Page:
I regret that we were unable to use the Bill to acknowledge the efforts of the rail work force. Our rail system depends on the hard work and commitment of dedicated professionals in the industry, some of whom have been treated unfairly since privatisation. An example of that is the two-tier system of travel concessions available to workers. I hope that that problem can be addressed in another place, or perhaps in subsequent legislation. Some rail staff working before privatisation gained full travel concessions, whereas others employed after privatisation received only a fraction of that, or none at all.
Without the dedication, commitment and professionalism of staff we would not have the efficient service evident in many sectors of the industry. In addition, we should pay tribute to the commitment to safety that has persisted since the development of the regional rail network.
Jeremy Corbyn : Like other hon. Members, I have listened with interest to much of the debate on this Bill. I wish that it went a lot further, and various opportunities have been missed, but I nevertheless support it.
As my hon. Friend the Member for Hayes and Harlington (John McDonnell) noted, today's Evening Standard carries screaming headlines about rail company profits. We should remember that we are voting to invest large sums of money in the rail network and infrastructure. That is correct, but we must be aware that much of that money is simply creamed off in profits by the train operating and rolling stock companies, and by many others. It is our public responsibility to think carefully about that.
I hope that it is not too late for my hon. Friend the Minister to think again about the consequences of handing the South Eastern Trains franchise back to the private sector. The franchise has been run efficiently and effectively in the public sector, and Government money has been saved.
The amount being invested in infrastructure is enormous. I welcome that and we now have a higher level of investment in railways than we have had for decades. Investment is now higher than in most other parts of western Europe, which is welcome. That investment recognises the role of railways in our societytheir efficiency, safety and environmental sustainability.
I welcome the increased investment, but I hope that Ministers will recognise the need to think seriously about the expansion of the network. We have seen the reopening of several lines, but many more could be reopened, such as the east-west freight route or the Waverley line in Scotland. It would be very welcome if such lines could be reopened and money put into them.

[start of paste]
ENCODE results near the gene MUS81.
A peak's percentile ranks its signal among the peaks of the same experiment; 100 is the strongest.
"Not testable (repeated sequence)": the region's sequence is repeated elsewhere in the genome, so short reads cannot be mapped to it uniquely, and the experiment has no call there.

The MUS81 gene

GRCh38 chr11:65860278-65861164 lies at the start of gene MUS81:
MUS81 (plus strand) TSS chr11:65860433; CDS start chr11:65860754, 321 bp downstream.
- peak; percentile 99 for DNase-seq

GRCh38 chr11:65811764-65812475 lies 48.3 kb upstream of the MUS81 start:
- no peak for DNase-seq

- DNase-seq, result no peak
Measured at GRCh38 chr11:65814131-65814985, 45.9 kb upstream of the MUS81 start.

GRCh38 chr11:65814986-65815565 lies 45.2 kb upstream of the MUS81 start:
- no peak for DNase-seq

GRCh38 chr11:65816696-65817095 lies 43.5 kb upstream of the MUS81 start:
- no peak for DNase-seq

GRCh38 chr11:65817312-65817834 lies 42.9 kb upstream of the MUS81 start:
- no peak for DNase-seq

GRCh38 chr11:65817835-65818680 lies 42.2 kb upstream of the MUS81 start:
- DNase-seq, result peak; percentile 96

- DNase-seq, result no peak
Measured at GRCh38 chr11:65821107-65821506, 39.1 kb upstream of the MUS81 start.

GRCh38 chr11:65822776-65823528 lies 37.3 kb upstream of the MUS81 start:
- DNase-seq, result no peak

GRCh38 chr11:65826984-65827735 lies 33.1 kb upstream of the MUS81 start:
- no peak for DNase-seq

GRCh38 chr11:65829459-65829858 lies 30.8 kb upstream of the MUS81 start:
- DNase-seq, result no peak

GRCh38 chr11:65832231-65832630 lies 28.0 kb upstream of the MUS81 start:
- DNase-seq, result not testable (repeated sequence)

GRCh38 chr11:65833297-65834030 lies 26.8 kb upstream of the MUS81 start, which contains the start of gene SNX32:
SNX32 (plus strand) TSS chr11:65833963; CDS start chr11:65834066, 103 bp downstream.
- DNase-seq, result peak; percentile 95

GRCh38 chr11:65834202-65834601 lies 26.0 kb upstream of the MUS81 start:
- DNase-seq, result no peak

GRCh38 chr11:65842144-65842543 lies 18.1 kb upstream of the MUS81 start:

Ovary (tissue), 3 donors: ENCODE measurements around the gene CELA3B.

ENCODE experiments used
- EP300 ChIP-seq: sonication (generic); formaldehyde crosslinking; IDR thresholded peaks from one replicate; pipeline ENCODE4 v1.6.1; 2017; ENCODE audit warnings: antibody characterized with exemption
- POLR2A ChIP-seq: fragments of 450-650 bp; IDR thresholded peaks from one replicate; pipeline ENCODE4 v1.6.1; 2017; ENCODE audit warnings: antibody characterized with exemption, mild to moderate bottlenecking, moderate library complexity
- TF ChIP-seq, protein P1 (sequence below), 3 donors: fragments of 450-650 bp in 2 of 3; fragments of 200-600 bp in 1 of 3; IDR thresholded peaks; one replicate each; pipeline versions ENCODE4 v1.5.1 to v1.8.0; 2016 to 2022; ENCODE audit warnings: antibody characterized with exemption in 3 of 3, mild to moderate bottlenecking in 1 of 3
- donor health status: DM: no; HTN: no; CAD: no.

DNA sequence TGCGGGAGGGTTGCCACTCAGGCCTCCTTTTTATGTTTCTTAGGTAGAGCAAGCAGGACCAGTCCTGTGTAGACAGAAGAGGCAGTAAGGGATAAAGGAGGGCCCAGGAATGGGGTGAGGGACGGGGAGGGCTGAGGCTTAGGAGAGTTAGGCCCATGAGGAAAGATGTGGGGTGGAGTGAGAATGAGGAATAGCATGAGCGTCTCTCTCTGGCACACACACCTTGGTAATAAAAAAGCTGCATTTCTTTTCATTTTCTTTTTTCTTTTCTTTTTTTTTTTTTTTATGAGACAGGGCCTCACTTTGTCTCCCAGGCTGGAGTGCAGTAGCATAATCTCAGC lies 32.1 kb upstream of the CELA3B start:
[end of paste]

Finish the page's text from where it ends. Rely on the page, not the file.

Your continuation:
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We also need to consider the serious issues of rail congestion that affect all the main routes in this country, to some extent because of the success of the transfer of freight from road to rail, but also because of the increase in the number of passengers. We have huge opportunities to develop, expand and improve the network.
I agree with my hon. Friend the Member for Hayes and Harlington that the opportunities I have mentioned should be taken up within the concept of public ownership, because that is the more responsible and efficient way. I am sure that we will come back to that subject.
I welcome what my hon. Friend the Minister said earlier in response to my intervention on the question of local stations in London. The city has a complex transport network, with an over-used London underground system, a rapidly and vastly improving bus network, but several under-used overground railway lines. They need to be fully integrated. London's transport planning has been bedevilled in the past by the separation between London Transport and the railway network. We have an opportunity with Transport for London and the concepts enshrined in this Bill to make TFL the body that can integrate the tube network with the overground network, the expanding tram network and the bus network. We need good local hubs and interchanges.
I mentioned Finsbury Park station in my constituency. It is a parochial example, but I think that a lesson may be drawn from it. It is a local inter-transport hub. After much work between the bus companies, TFL's bus section and the local authorities, we have a wonderful refurbishment of all the external parts and the interchanges at the station. However, we do not have the necessary improvements to the station itself, where the underground and the overground meet, because the two organisations involved cannot agree on who will pay for it and what to do. If the station were run by one organisation, such as TFL, we could make some progress. I expect that exactly the same arguments apply to Willesden Junction, Clapham Junction and several other local suburban interchange
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stations. I welcome my hon. Friend the Minister's comments on that point and I look forward to further discussions with him about it.